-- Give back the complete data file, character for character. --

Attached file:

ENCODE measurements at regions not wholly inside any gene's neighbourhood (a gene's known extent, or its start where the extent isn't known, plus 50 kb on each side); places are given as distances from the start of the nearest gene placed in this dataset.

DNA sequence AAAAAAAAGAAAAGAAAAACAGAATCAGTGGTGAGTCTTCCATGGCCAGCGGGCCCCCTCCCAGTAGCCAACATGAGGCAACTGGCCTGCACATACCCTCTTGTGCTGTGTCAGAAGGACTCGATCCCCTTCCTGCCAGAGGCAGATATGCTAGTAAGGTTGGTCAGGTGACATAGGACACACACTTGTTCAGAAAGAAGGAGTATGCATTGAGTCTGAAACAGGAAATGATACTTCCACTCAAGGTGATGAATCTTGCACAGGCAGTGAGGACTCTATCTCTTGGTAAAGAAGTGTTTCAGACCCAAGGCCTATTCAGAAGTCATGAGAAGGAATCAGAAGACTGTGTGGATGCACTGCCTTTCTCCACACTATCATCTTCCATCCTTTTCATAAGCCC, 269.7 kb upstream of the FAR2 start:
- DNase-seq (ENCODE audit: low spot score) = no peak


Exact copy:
ENCODE measurements at regions not wholly inside any gene's neighbourhood (a gene's known extent, or its start where the extent isn't known, plus 50 kb on each side); places are given as distances from the start of the nearest gene placed in this dataset.

DNA sequence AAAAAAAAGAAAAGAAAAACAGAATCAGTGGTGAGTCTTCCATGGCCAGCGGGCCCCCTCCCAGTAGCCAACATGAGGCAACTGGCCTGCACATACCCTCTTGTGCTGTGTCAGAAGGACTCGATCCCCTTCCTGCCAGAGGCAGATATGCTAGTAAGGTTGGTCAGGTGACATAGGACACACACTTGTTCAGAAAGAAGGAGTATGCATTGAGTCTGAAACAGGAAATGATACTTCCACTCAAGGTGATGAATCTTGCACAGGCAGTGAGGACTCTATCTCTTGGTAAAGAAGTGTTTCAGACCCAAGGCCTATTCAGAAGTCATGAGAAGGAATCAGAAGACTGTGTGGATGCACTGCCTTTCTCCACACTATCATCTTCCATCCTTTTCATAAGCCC, 269.7 kb upstream of the FAR2 start:
- DNase-seq (ENCODE audit: low spot score) = no peak